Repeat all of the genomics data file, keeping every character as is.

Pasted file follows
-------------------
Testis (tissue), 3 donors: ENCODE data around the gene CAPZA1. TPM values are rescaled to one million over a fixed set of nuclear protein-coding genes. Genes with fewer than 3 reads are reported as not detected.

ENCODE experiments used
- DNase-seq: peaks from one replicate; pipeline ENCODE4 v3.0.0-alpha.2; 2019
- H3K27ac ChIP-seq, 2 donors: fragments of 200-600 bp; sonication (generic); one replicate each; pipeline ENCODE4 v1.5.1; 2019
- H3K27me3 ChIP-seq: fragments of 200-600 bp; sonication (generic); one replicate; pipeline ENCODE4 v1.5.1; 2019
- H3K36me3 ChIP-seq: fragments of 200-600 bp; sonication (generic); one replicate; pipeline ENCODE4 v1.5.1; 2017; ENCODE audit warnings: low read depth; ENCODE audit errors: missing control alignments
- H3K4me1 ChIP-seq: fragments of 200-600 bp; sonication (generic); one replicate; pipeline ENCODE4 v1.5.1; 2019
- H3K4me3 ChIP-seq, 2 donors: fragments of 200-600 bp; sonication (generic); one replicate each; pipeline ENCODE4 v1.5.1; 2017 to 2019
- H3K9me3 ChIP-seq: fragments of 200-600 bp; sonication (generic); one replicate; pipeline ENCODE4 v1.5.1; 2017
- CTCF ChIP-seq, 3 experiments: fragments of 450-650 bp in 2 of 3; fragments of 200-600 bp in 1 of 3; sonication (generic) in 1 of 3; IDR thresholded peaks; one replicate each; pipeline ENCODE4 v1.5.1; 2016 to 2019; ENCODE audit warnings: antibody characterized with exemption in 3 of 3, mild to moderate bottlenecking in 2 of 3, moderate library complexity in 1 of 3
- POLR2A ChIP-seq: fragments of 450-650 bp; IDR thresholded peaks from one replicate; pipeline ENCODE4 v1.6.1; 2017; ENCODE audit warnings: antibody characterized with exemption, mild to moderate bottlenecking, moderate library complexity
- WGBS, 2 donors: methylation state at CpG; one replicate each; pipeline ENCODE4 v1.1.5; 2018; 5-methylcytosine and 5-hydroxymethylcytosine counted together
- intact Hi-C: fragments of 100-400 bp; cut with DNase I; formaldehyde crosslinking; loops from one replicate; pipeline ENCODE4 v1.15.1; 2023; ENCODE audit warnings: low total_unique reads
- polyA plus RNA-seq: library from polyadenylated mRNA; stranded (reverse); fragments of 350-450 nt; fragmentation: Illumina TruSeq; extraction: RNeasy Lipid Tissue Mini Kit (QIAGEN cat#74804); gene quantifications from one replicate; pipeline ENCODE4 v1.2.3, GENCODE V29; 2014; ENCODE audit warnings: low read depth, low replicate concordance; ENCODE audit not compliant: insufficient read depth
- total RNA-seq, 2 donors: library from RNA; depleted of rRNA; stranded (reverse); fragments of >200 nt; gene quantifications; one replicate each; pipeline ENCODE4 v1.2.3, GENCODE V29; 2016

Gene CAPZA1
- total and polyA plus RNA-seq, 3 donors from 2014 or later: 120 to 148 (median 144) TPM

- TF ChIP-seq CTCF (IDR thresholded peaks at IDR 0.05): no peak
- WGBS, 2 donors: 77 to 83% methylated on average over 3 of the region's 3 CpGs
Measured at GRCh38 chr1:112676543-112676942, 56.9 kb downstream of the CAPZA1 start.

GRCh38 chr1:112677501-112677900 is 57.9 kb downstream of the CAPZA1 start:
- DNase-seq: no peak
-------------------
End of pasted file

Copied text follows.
Testis (tissue), 3 donors: ENCODE data around the gene CAPZA1. TPM values are rescaled to one million over a fixed set of nuclear protein-coding genes. Genes with fewer than 3 reads are reported as not detected.

ENCODE experiments used
- DNase-seq: peaks from one replicate; pipeline ENCODE4 v3.0.0-alpha.2; 2019
- H3K27ac ChIP-seq, 2 donors: fragments of 200-600 bp; sonication (generic); one replicate each; pipeline ENCODE4 v1.5.1; 2019
- H3K27me3 ChIP-seq: fragments of 200-600 bp; sonication (generic); one replicate; pipeline ENCODE4 v1.5.1; 2019
- H3K36me3 ChIP-seq: fragments of 200-600 bp; sonication (generic); one replicate; pipeline ENCODE4 v1.5.1; 2017; ENCODE audit warnings: low read depth; ENCODE audit errors: missing control alignments
- H3K4me1 ChIP-seq: fragments of 200-600 bp; sonication (generic); one replicate; pipeline ENCODE4 v1.5.1; 2019
- H3K4me3 ChIP-seq, 2 donors: fragments of 200-600 bp; sonication (generic); one replicate each; pipeline ENCODE4 v1.5.1; 2017 to 2019
- H3K9me3 ChIP-seq: fragments of 200-600 bp; sonication (generic); one replicate; pipeline ENCODE4 v1.5.1; 2017
- CTCF ChIP-seq, 3 experiments: fragments of 450-650 bp in 2 of 3; fragments of 200-600 bp in 1 of 3; sonication (generic) in 1 of 3; IDR thresholded peaks; one replicate each; pipeline ENCODE4 v1.5.1; 2016 to 2019; ENCODE audit warnings: antibody characterized with exemption in 3 of 3, mild to moderate bottlenecking in 2 of 3, moderate library complexity in 1 of 3
- POLR2A ChIP-seq: fragments of 450-650 bp; IDR thresholded peaks from one replicate; pipeline ENCODE4 v1.6.1; 2017; ENCODE audit warnings: antibody characterized with exemption, mild to moderate bottlenecking, moderate library complexity
- WGBS, 2 donors: methylation state at CpG; one replicate each; pipeline ENCODE4 v1.1.5; 2018; 5-methylcytosine and 5-hydroxymethylcytosine counted together
- intact Hi-C: fragments of 100-400 bp; cut with DNase I; formaldehyde crosslinking; loops from one replicate; pipeline ENCODE4 v1.15.1; 2023; ENCODE audit warnings: low total_unique reads
- polyA plus RNA-seq: library from polyadenylated mRNA; stranded (reverse); fragments of 350-450 nt; fragmentation: Illumina TruSeq; extraction: RNeasy Lipid Tissue Mini Kit (QIAGEN cat#74804); gene quantifications from one replicate; pipeline ENCODE4 v1.2.3, GENCODE V29; 2014; ENCODE audit warnings: low read depth, low replicate concordance; ENCODE audit not compliant: insufficient read depth
- total RNA-seq, 2 donors: library from RNA; depleted of rRNA; stranded (reverse); fragments of >200 nt; gene quantifications; one replicate each; pipeline ENCODE4 v1.2.3, GENCODE V29; 2016

Gene CAPZA1
- total and polyA plus RNA-seq, 3 donors from 2014 or later: 120 to 148 (median 144) TPM

- TF ChIP-seq CTCF (IDR thresholded peaks at IDR 0.05): no peak
- WGBS, 2 donors: 77 to 83% methylated on average over 3 of the region's 3 CpGs
Measured at GRCh38 chr1:112676543-112676942, 56.9 kb downstream of the CAPZA1 start.

GRCh38 chr1:112677501-112677900 is 57.9 kb downstream of the CAPZA1 start:
- DNase-seq: no peak